Move Order Issue & Transfer

You can specify different levels of detail on the move order during creation. For instance, a subinventory transfer move order requires only the destination subinventory be specified, but you can optionally indicate the destination locator, source subinventory and locator, or lot or serial details. The Rules Engine fills in any missing details when allocating, with the details already specified acting as additional constraints on the rules.

Move order issues do not have an inventory destination. The rules engine can specify the subinventory or locator, or optionally you can specify the subinventory or locator. Move order transfers require both a source and a destination.

Picking for Manufacturing

Manufacturing picking tasks are allocated at the same time the task is created. Unlike the other types of tasks, you cannot separate the move order creation and the allocation into two separate processes.

The move order is allocated using the Rules Engine to determine the source of the material. The destination of the material is controlled by attributes on the material requirement. If the supply type is push, (and the supply subinventory is null) then the destination of the move order is a job or schedule, and thus no destination subinventory or locator is determined by the system. If the supply type is pull, the destination of the move order is the supply subinventory / locator defined on the bill. The Rules Engine is used to validate the supply subinventory and locator.

If a supply subinventory is specified, the destination of the move order is the supply subinventory, even if the supply type is push. The supply subinventory must be non-LPN controlled and non-reservable.

Pick Methodology

Various picking methodologies are available to control the way tasks are dispatched. These methodologies are supported for sales order and manufacturing picking tasks. Two ways are available to use pick methodologies. You can set up Pick Slip Grouping Rules that preassign pick methodologies, or you can choose the pick methodologies from the mobile Task Menu.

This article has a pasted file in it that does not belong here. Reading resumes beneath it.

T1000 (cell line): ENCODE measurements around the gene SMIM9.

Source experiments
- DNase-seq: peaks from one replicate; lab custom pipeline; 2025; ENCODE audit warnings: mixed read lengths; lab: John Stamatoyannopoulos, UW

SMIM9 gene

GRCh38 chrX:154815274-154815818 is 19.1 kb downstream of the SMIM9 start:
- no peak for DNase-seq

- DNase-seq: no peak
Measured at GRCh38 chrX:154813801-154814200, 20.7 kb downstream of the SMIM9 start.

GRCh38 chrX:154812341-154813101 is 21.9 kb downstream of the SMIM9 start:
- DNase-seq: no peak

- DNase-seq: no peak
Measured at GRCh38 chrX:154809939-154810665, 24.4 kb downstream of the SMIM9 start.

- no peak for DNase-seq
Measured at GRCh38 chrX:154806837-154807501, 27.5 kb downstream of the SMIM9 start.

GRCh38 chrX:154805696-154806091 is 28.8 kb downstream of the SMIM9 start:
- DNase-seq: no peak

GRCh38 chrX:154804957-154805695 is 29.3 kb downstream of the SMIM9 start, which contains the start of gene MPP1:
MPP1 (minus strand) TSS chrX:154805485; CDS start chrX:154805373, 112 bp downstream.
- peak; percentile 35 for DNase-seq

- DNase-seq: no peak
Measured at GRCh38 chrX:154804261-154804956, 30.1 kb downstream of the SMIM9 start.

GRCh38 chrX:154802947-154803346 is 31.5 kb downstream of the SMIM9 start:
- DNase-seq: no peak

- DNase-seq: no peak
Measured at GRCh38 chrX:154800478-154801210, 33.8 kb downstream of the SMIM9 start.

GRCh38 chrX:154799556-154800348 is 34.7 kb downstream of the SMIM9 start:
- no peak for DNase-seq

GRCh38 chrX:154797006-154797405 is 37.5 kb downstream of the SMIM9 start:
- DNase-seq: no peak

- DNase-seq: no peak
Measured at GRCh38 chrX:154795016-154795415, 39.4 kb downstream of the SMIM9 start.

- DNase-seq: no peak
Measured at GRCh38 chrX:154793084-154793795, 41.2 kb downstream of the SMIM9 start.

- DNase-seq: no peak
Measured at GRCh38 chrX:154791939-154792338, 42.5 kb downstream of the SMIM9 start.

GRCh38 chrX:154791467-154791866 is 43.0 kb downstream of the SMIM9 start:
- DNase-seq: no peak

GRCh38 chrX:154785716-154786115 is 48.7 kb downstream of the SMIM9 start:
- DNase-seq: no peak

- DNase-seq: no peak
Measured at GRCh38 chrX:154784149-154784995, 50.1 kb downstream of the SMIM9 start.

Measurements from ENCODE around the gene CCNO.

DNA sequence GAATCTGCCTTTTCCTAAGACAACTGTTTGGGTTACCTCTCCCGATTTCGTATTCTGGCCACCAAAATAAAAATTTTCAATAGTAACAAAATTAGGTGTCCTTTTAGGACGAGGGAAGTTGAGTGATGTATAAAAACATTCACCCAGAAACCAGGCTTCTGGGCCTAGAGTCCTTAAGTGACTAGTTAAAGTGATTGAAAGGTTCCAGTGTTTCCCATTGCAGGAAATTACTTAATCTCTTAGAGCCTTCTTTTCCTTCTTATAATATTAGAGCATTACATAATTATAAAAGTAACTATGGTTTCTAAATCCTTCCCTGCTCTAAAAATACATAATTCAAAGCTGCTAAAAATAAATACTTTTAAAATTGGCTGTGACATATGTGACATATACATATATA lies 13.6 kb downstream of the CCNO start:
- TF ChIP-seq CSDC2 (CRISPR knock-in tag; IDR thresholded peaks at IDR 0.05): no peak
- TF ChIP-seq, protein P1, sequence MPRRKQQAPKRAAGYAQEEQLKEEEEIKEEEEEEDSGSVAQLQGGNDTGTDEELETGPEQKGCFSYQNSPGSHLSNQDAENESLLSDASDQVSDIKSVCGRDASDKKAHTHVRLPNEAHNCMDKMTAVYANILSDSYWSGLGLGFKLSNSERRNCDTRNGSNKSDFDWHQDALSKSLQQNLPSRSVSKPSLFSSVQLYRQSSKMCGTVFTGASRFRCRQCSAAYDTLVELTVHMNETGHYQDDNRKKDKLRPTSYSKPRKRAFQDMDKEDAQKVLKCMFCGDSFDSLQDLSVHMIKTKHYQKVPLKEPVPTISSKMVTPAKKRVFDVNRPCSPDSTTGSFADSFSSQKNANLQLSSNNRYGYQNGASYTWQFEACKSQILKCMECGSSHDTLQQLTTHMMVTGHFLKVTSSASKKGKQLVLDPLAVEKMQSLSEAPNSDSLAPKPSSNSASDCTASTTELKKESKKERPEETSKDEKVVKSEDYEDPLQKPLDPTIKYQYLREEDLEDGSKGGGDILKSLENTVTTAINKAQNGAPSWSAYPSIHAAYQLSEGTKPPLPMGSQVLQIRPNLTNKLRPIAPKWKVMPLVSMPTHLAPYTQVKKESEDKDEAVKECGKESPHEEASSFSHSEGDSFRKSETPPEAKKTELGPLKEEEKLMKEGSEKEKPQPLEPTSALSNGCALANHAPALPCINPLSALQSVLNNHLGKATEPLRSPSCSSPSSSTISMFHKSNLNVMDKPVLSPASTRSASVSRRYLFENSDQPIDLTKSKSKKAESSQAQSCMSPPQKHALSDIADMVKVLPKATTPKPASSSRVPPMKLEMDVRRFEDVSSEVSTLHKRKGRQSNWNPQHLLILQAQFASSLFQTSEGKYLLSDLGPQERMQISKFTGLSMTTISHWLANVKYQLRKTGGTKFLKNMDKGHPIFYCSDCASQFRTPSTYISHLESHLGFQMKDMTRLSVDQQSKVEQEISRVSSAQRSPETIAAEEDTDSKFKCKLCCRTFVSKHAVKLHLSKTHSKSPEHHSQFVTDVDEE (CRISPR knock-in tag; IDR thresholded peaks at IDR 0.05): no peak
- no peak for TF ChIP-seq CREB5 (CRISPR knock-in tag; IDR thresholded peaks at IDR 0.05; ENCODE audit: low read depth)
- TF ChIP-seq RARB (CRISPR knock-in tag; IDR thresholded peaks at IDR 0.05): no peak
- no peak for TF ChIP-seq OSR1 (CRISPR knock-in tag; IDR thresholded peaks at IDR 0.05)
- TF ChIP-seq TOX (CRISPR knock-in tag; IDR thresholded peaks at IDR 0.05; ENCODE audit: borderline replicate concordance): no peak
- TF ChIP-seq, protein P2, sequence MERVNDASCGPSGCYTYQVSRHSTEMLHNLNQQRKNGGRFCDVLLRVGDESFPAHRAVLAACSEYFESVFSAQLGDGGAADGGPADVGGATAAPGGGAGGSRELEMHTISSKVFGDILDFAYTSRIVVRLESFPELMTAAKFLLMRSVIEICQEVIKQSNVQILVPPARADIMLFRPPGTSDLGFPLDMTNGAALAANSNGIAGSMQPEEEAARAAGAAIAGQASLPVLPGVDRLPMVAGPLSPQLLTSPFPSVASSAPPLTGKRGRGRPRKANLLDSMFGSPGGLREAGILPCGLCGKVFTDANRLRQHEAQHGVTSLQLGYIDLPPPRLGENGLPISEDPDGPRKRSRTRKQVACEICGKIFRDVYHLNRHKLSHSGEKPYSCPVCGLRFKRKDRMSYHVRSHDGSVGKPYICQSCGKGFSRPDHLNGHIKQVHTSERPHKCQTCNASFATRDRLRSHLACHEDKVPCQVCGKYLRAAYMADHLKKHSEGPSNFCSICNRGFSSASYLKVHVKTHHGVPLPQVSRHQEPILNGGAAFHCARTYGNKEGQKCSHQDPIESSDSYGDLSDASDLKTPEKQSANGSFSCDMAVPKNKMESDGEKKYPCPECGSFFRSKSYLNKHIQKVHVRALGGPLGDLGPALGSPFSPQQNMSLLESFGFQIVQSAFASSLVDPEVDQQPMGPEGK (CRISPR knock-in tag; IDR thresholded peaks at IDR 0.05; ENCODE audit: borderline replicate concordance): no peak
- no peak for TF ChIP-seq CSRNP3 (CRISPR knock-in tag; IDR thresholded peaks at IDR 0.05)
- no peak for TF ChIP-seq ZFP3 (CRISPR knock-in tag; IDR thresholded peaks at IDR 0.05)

Pick Slip Grouping Rules

Immediately after allocation, the system groups all lines that are released together according to a pick slip grouping rule. The system assigns the same pick slip number to all lines with the same criteria that are defined in the pick slip grouping rule, and assigns different pick slip numbers to lines that do no have the same criteria. The system dispatches all lines with the same pick slip number in a group, and assigns a single operator assigned to the group.

Some commonly used pick methodologies for sales orders are as follows:

  • Wave picking: The system does not group lines by any criteria. The system dispatches an operator one task at a time. The operator must complete the task before the system dispatches the next task.

  • Order picking: The system groups all lines for a particular sales order, job, or schedule together, so an operator receives all the tasks required to pick a single sales order, job, or schedule. An operator must complete all the tasks in the group before the system dispatches any other tasks to the operator.

  • Zone picking: The system groups all lines for a particular sales order, job, or schedule, and within a particular subinventory together so an operator receives all the tasks required to pick a sales order, job or schedule from a single subinventory. Because one group per source document per subinventory exists, potentially multiple groupings for the sales order, job or schedule could exist. An operator must complete all the tasks in the group before the system dispatches any other tasks.

  • Bulk picking: The system groups all lines that allocate the same item from the same locator into a single larger task, so an operator can pick for multiple sales order or manufacturing requirements in a single operation. Note that these items must then be de-consolidated after the picking process.

A manager can also create pick methodologies based on any number of grouping criteria. Pick slip grouping rule may include criteria that is not applicable to the task for which it is used. For instance, a grouping rule with the job, department, and operation criteria checked may be used during sales order pick release. In this case, the system ignores criteria that is not applicable.

Bulk Picking / Task Merging

Tasks for the same item and revision from the same subinventory and locator are merged together if the item is bulk picked. Bulk picking can be specified either by the pick slip grouping rule / pick methodology on pick release, or the Bulk Picked item attribute on the item definition. In addition there is a concurrent program that allows you to merge picking tasks after task creation. WMS Bulk Task Generation, Oracle Warehouse Management User's Guide.